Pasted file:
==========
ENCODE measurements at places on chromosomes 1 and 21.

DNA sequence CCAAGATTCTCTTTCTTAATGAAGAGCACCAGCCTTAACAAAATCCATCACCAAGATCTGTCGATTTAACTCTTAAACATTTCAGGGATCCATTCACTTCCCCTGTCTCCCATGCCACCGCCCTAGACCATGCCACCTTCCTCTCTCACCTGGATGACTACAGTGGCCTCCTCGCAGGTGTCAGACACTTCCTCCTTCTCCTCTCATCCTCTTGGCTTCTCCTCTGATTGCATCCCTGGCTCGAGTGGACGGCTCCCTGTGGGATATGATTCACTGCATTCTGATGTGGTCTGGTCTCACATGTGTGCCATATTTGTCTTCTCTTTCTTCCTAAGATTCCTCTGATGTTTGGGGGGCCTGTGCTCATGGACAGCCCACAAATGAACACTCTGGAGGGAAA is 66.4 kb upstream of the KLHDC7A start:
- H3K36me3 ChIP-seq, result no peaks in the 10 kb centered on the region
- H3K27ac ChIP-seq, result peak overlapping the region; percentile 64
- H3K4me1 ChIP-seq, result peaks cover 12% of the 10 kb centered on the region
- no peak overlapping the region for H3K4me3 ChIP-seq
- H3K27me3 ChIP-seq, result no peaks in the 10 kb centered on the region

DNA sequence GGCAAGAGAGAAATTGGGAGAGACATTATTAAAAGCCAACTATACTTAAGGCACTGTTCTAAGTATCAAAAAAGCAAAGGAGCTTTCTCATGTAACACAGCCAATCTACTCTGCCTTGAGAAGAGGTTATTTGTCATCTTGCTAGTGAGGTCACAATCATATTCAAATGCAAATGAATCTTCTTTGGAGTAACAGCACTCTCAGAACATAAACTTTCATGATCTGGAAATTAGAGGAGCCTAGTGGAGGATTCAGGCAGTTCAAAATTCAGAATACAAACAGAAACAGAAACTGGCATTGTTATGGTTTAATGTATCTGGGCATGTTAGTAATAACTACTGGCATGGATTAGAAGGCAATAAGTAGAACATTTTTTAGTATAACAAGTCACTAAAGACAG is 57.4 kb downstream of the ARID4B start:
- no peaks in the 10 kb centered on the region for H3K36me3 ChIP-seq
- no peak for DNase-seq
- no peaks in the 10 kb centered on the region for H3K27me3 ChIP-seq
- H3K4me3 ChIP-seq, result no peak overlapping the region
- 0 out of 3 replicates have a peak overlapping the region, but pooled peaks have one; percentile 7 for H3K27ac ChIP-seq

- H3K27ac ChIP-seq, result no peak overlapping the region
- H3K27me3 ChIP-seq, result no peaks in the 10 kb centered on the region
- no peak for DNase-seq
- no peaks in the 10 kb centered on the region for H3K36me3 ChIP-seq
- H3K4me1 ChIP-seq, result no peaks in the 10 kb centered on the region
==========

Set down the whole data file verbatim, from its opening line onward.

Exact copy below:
ENCODE measurements at places on chromosomes 1 and 21.

DNA sequence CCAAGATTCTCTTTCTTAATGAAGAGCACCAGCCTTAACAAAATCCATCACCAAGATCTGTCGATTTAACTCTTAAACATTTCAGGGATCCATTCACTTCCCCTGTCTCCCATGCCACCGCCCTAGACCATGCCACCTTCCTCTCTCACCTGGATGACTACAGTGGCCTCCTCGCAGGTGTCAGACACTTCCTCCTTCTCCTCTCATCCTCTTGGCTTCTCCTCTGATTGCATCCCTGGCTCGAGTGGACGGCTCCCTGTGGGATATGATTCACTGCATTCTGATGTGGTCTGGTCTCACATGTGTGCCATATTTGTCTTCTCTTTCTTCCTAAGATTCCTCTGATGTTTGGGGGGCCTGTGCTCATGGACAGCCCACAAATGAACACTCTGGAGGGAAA is 66.4 kb upstream of the KLHDC7A start:
- H3K36me3 ChIP-seq, result no peaks in the 10 kb centered on the region
- H3K27ac ChIP-seq, result peak overlapping the region; percentile 64
- H3K4me1 ChIP-seq, result peaks cover 12% of the 10 kb centered on the region
- no peak overlapping the region for H3K4me3 ChIP-seq
- H3K27me3 ChIP-seq, result no peaks in the 10 kb centered on the region

DNA sequence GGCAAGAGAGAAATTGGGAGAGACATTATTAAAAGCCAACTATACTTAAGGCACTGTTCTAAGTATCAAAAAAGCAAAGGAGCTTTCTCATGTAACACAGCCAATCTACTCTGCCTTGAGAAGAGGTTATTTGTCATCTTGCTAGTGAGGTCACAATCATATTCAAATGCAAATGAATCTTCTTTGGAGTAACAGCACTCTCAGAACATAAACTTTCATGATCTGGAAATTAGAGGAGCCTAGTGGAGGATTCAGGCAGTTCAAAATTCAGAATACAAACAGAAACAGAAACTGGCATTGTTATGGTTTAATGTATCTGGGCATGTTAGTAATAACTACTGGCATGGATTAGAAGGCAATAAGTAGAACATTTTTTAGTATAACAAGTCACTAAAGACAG is 57.4 kb downstream of the ARID4B start:
- no peaks in the 10 kb centered on the region for H3K36me3 ChIP-seq
- no peak for DNase-seq
- no peaks in the 10 kb centered on the region for H3K27me3 ChIP-seq
- H3K4me3 ChIP-seq, result no peak overlapping the region
- 0 out of 3 replicates have a peak overlapping the region, but pooled peaks have one; percentile 7 for H3K27ac ChIP-seq

- H3K27ac ChIP-seq, result no peak overlapping the region
- H3K27me3 ChIP-seq, result no peaks in the 10 kb centered on the region
- no peak for DNase-seq
- no peaks in the 10 kb centered on the region for H3K36me3 ChIP-seq
- H3K4me1 ChIP-seq, result no peaks in the 10 kb centered on the region